Things don’t get much more anodyne than this storyline, showcasing an impossibly idealized family and their trials of love and prize pigs as they travel to the eponymous event. This is strictly for the nostalgic and pure fans of Rodgers and Hammerstein (the songs generally are not as culturally engrained as those of Oklahoma!). There are two versions of the film here, and the 1945 take is easily the better of the two. The 1962 remake (and the third film by this name, a non-musical ver…ion having appeared in 1933) has Pat Boone in the lead (never a good sign) and is even more plastic. This version does, however, have Ann-Margaret pulling a bit of a show-stopper with her dance number.
Disc 1 has the 1945 disc, and the sound is in either 2.0 stereo or the original mono. The stereo mix is pretty solid. There is a little bit of odd fading in and out of music in the rear speakers, but generally the sound is clean, with minimal distortion and little by way of inappropriate surround. Disc 2 has a 4.0 track, but there is no surround presence here at all, so one wonders why they bothered.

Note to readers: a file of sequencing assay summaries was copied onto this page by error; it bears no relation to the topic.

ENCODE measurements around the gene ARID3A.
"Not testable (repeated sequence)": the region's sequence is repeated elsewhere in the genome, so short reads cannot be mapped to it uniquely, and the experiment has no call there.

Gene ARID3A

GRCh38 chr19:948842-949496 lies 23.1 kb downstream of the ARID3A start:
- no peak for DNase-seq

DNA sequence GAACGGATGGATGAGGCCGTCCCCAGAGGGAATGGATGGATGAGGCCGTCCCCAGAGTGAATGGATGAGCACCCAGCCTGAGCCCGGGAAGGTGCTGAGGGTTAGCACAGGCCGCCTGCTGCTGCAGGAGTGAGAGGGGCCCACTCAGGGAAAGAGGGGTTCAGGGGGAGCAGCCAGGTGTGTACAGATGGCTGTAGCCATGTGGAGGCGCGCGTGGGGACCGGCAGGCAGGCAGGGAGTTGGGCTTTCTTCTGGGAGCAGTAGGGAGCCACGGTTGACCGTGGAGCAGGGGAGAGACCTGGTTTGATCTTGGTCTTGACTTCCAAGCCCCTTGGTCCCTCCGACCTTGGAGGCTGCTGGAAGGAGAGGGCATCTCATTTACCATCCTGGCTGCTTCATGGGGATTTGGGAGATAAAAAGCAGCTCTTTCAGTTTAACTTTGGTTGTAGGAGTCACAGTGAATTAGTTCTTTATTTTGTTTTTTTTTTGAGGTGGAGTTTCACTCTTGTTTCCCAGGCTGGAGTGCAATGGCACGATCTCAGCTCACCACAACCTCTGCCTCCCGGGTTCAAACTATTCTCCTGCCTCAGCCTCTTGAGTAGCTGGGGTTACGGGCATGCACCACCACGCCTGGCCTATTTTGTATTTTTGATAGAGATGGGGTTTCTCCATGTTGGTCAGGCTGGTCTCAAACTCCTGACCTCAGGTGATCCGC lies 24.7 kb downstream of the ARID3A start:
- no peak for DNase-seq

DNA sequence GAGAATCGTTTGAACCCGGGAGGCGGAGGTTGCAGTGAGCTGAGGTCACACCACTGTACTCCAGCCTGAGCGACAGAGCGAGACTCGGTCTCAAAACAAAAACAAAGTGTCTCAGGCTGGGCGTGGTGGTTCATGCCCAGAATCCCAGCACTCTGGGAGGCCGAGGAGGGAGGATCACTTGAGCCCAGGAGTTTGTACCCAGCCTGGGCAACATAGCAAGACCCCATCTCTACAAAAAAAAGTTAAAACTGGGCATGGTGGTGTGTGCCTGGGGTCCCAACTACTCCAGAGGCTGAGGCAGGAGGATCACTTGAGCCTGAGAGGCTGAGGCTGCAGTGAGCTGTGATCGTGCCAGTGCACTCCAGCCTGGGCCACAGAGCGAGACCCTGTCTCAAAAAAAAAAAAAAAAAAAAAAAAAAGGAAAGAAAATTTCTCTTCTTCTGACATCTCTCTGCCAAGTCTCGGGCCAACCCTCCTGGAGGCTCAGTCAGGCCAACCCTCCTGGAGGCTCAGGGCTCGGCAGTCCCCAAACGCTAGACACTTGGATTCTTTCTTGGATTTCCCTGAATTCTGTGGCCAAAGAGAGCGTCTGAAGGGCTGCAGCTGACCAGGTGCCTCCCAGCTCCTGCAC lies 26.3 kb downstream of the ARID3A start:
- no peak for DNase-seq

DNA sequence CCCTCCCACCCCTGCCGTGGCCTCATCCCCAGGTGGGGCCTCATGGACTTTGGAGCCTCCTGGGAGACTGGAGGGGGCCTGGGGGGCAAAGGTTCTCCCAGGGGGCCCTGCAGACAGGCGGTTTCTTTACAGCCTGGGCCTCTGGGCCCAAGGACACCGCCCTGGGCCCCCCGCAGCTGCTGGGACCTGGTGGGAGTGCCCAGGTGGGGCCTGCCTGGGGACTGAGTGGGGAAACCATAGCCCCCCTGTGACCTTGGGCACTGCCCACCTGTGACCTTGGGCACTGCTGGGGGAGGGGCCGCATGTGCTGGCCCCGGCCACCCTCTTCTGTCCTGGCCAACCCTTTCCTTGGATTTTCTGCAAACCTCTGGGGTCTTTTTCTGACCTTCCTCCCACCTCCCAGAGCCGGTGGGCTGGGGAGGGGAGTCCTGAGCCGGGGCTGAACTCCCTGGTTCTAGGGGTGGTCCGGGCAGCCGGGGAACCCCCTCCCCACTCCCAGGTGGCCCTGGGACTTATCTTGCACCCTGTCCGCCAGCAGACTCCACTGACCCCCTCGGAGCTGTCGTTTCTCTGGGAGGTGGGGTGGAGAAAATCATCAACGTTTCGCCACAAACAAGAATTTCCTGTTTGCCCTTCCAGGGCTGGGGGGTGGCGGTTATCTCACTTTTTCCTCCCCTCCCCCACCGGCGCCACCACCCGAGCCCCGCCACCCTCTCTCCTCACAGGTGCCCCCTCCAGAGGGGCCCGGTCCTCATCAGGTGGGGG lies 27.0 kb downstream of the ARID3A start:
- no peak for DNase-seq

Both movies look very good. The colours are strong (and there is very little fluctuation in the case of the older film), the prints are in excellent shape, and there is very little grain. There are no edge enhancement problems. The images are sharp, too.
The commentary on the 1945 version is by historians Richard Barrios and Tom Briggs, who do a good job of covering the making of the film. More personal memories are contained in Pat Boone’s track on Disc 2, where he waxes on about the dearth of new family movies, and pauses for minutes at a time (the menu has the decency to warn viewers about this). Disc 1 also has a good making-of featurette, three still galleries (“Set Design and Wardrobe,” “Behind-the-Scenes Photos” and “Lobby Cards and Posters”), the theatrical trailer, a singalong option, and a jump-to-the-song chapter selection option. Disc 2 has a 1954 TV performance of one of the songs, the 1962 trailer, and the 1974 TV pilot. A pretty fair package, all in all. The menu’s main screen and transitions are animated and scored. The secondary screens are scored.
A pretty complete package, minus the 1933 film. So if you like State Fair, you’ll like this release.
Special Features List
- Audio Commentaries
- Making-of Featurette
- Still Galleries
- Singalong Karaoke Subtitles
- 1954 Television Excerpt
- Television Pilot
- Theatrical Trailers